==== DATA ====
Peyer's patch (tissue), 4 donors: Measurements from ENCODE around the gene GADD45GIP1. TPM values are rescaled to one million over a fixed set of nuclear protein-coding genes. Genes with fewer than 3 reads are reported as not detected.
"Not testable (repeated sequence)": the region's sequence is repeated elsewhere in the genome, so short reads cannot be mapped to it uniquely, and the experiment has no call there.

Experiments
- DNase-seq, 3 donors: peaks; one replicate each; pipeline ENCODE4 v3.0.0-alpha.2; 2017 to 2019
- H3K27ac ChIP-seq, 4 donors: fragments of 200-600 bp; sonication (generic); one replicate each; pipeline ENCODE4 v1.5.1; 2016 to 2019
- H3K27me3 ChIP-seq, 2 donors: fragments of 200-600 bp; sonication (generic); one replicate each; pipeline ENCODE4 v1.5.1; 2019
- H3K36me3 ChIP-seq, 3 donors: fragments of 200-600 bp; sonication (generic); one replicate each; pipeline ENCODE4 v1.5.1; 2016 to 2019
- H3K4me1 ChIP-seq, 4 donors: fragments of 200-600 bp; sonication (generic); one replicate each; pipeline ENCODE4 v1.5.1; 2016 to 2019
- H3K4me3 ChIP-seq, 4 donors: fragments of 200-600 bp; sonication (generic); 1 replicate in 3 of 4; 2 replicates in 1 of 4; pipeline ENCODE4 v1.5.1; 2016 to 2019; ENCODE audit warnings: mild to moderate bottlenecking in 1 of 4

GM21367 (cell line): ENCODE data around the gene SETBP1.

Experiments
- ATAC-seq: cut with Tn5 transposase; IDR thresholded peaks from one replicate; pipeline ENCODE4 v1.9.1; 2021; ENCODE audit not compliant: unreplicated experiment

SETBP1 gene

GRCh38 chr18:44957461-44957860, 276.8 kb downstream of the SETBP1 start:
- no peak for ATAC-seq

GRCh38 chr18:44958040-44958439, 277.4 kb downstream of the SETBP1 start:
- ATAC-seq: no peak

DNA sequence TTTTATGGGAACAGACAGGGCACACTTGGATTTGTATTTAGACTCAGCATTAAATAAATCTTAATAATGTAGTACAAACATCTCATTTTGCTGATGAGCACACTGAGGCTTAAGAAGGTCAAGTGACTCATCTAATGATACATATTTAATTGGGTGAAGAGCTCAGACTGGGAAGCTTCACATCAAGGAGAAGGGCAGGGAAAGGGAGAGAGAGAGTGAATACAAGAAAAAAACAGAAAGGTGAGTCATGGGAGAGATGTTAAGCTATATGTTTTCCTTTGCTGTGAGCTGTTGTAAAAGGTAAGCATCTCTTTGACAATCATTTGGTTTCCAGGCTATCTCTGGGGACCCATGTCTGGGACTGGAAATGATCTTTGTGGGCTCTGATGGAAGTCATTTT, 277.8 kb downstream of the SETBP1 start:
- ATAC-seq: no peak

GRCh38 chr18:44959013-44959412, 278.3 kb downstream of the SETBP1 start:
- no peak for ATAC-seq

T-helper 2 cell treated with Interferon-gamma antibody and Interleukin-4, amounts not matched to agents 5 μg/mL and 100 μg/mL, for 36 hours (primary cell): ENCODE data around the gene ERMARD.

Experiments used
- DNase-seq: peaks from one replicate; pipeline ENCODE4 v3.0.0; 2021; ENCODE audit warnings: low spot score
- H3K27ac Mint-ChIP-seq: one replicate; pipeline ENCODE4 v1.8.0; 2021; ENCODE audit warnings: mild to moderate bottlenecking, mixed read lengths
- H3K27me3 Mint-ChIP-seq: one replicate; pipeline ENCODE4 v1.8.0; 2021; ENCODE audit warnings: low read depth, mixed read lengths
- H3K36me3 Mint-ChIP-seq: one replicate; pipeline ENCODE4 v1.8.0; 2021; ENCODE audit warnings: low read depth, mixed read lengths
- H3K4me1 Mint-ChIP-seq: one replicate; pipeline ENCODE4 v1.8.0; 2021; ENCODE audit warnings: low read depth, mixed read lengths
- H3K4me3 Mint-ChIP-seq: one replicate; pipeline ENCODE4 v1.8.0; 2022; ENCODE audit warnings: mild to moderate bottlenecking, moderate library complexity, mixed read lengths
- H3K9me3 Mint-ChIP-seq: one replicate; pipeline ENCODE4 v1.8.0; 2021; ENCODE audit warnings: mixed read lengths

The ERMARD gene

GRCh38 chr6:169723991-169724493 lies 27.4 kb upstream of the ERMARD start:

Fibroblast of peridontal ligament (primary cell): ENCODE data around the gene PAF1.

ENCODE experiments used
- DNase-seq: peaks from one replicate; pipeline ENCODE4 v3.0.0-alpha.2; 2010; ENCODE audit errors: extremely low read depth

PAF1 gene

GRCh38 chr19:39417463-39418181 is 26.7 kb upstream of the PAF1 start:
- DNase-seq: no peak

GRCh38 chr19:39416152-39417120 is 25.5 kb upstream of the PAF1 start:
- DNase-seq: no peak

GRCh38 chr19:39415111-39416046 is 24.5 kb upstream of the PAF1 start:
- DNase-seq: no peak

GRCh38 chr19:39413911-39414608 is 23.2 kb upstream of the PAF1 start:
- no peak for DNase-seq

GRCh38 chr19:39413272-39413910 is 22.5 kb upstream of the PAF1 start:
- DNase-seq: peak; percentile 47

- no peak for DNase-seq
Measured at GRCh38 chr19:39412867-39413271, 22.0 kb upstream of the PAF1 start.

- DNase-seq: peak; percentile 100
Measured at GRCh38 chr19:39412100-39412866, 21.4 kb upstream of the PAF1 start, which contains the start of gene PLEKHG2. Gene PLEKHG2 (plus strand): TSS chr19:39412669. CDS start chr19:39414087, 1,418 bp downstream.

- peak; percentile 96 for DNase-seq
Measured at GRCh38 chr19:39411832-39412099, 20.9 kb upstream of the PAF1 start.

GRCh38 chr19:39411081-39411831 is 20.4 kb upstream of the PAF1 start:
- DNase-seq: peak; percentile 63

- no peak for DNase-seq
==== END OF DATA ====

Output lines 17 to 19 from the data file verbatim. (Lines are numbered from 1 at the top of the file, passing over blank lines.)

- ATAC-seq: no peak

DNA sequence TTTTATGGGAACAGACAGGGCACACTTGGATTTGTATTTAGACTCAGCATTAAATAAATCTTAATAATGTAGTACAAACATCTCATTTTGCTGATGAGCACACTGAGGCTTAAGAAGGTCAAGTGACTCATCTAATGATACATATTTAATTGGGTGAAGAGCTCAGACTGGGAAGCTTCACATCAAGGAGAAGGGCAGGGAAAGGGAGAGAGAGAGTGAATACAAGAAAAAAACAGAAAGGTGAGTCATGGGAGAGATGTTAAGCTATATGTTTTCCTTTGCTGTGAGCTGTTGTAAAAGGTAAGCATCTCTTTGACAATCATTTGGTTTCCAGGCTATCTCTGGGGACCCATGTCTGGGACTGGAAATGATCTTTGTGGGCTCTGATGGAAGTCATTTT, 277.8 kb downstream of the SETBP1 start:
- ATAC-seq: no peak